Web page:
Many secrets are hidden in Teotihuacan, northeast of Mexico City, Mexico.
Aztecs and the Toltecs, reached a place called Teotihuacan that was already enshrined in myth. In Nahuatl, the Aztec language still spoken in many parts of Mexico, Teotihuacan means “the place where men become gods.”
Kings reigned at Teotihuacan and were buried there, for to be buried in Teotihuacan was to join the gods in an afterlife.
One of Mexico’s most-visited ancient sites, Teotihuacan is home to massive pyramids, temples and elite residences including many adorned with colorful murals. Teotihuacán has long stood as the greatest of Mesoamerican mysteries, The city reached its peak between 100 B.C. and 650 B.C. with a population as large as 200,000, growing rich from a wide-ranging trade in obsidian that in pre-Columbian times was used to make knives and other weapons.
In designing Teotihuacan (pronounced tay-oh-tee-wah-KAHN), the city’s architects had arranged the major monuments on a north-south axis, with the so-called “Avenue of the Dead” linking the largest structure, the Temple of the Sun, with the Ciudadela, the southeasterly courtyard that housed the Temple of the Plumed Serpent.
According to Clemency Coggins, a professor emerita of archaeology and art history at Boston University, the ancient city was designed as a physical manifestation of its founders’ creation myth. Not only was Teotihuacán laid out in a measured rectangular grid, but the pattern was oriented to the movement of the sun, which was born there, Coggins pointed out.
Archaeologists have conducted long-term archaeological research in the City of the Gods and a chance discovery beneath a nearly 2,000-year-old pyramid may soon lead to the heart of a lost civilization.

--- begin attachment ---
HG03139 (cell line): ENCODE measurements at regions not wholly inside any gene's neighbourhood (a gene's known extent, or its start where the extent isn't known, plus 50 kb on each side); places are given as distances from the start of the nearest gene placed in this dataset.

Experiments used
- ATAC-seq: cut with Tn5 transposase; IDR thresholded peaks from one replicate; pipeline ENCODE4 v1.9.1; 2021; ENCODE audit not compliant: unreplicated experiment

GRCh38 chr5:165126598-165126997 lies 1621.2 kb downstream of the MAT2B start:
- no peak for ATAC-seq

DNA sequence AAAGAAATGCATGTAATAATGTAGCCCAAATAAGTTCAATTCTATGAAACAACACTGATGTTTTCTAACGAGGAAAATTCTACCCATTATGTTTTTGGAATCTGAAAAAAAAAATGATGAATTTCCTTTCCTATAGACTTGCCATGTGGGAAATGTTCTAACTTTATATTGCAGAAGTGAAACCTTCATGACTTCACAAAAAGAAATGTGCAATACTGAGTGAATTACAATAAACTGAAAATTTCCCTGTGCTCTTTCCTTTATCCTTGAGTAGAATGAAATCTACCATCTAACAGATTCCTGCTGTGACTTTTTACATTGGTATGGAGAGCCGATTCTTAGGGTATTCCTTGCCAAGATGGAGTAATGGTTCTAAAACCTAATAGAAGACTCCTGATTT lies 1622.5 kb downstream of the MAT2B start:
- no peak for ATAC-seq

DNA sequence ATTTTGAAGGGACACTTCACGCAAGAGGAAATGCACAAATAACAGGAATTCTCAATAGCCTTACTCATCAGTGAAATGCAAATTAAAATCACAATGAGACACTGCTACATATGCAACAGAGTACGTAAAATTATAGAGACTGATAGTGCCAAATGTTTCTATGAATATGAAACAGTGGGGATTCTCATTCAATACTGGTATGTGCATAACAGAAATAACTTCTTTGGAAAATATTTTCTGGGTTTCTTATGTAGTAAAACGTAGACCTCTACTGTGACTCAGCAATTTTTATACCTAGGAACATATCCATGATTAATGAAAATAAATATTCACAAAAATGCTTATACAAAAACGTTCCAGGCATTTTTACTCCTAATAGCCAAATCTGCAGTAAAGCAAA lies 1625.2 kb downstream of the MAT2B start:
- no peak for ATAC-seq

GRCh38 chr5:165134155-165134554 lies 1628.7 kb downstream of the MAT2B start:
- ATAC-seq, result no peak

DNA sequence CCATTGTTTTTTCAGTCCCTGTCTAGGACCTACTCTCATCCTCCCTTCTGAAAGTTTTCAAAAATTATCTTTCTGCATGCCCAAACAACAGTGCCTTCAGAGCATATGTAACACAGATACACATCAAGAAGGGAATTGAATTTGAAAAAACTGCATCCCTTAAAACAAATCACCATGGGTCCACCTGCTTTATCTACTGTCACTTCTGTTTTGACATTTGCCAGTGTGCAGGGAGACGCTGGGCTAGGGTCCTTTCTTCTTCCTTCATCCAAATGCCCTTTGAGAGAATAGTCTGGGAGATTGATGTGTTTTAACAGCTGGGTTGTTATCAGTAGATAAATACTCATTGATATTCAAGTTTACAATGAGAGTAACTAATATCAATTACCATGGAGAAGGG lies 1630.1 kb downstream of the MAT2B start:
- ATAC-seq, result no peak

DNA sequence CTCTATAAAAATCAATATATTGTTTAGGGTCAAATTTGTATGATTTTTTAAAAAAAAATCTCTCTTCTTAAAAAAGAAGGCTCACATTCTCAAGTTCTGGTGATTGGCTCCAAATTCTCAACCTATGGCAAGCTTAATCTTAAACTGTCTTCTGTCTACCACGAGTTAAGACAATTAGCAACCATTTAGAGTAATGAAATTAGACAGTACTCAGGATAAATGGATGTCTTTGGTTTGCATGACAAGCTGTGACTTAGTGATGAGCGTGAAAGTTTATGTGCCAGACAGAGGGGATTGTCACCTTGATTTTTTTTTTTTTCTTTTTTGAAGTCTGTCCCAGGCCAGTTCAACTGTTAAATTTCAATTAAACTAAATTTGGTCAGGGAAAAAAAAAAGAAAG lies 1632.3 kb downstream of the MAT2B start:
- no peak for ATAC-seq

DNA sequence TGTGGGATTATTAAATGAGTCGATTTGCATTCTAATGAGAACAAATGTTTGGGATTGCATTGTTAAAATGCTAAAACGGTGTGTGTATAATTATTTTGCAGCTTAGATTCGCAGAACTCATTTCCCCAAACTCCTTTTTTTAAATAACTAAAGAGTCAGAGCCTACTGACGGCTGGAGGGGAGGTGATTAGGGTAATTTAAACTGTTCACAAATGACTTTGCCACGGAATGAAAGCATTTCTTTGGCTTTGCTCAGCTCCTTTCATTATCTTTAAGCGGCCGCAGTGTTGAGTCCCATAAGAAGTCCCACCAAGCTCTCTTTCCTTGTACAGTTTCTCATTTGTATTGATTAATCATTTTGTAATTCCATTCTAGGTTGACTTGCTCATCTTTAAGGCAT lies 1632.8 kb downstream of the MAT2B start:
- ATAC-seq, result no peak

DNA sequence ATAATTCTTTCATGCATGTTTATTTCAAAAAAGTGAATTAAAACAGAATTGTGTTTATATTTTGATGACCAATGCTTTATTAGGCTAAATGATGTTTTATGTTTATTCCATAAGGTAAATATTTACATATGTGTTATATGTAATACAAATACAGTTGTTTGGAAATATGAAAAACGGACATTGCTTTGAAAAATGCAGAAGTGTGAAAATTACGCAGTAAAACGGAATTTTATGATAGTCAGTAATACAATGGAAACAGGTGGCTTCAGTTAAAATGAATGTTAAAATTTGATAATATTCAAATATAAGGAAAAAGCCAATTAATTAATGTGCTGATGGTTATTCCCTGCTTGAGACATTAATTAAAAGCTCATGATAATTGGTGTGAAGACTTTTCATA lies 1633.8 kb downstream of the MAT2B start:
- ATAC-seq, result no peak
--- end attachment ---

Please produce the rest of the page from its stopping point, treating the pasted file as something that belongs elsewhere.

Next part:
The structure is filled with thousands of ritual objects and may lead to royal tombs, according to Sergio Gomez the lead Mexican archaeologist working with the project.
The entrance to the 1,800-year-old tunnel was first discovered in 2003, and its contents came to light thanks to excavations by remote-control robots and then human researchers.
The site is located approximately 30 miles (50 kilometers) northeast of Mexico City. The ruins have long been shrouded in mystery because its inhabitants did not leave behind written records.
The artifacts found inside the tunnel, located below the Temple of the Plumed Serpent, include finely carved stone sculptures, jewelry and shells. The tunnel ran approximately 330 feet from the Ciudadela to the center of the Temple of the Plumed Serpent. The hole that had appeared during the 2003 storms was not the actual entrance; that lay a few yards back, and it had apparently been intentionally sealed with large boulders nearly 2,000 years ago.
About 50,000 objects, of which 4,000 made of wood as well as scores of obsidian blades and arrow heads, provide clues into how the city’s priests and rulers conceived the underworld.
Researchers hope to find a royal tomb at the end of the tunnel and as Gomez says, due to the magnitude of the offerings that have been found, it can’t be in any other place.
“We’ve been able to confirm all of the hypotheses we’ve made from the beginning,” he added, saying ongoing excavations could yield more major discoveries.
Teotihuacan was settled as early as 400 B.C., but it was only around A.D. 100, an era of robust population growth and increased urbanization in Mesoamerica
The city had long been abandoned by the time the Aztecs came to power in the Valley of Mexico in the 14th century, yet it continued to play an important role as a destination for religious pilgrimages.
First version of this article was originally published on October 30, 2014